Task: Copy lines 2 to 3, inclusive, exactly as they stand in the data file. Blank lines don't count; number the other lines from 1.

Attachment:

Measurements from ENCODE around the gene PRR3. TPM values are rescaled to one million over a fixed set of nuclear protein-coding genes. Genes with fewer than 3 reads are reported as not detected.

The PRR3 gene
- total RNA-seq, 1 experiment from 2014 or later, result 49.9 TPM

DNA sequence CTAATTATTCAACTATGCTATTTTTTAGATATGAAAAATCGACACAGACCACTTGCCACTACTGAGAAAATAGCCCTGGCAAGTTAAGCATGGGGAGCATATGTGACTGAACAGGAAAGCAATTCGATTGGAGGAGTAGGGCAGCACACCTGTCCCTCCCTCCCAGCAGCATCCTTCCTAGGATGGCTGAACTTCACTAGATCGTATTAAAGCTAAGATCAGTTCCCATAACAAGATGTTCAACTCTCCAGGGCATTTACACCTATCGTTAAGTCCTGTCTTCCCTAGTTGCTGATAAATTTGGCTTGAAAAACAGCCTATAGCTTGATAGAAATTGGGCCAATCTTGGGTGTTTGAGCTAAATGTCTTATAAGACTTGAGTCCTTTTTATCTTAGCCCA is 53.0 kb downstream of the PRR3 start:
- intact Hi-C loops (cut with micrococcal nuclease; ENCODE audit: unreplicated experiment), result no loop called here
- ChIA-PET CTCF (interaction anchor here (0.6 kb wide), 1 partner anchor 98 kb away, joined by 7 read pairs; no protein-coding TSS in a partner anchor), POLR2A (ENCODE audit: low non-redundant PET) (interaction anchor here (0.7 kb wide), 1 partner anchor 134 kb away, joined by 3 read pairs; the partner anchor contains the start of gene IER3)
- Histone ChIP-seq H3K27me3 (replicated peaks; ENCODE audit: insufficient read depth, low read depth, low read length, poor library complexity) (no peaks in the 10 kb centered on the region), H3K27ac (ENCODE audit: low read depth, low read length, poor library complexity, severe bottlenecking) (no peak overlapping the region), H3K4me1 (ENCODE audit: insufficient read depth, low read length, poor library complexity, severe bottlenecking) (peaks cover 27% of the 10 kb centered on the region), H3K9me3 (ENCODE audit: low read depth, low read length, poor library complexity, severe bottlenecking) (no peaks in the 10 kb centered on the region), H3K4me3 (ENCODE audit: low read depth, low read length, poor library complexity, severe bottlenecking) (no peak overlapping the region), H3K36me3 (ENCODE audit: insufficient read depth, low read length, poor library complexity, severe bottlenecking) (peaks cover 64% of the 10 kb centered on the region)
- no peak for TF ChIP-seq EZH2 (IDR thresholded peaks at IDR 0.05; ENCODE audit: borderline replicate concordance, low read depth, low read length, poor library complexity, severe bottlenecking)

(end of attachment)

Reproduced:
The PRR3 gene
- total RNA-seq, 1 experiment from 2014 or later, result 49.9 TPM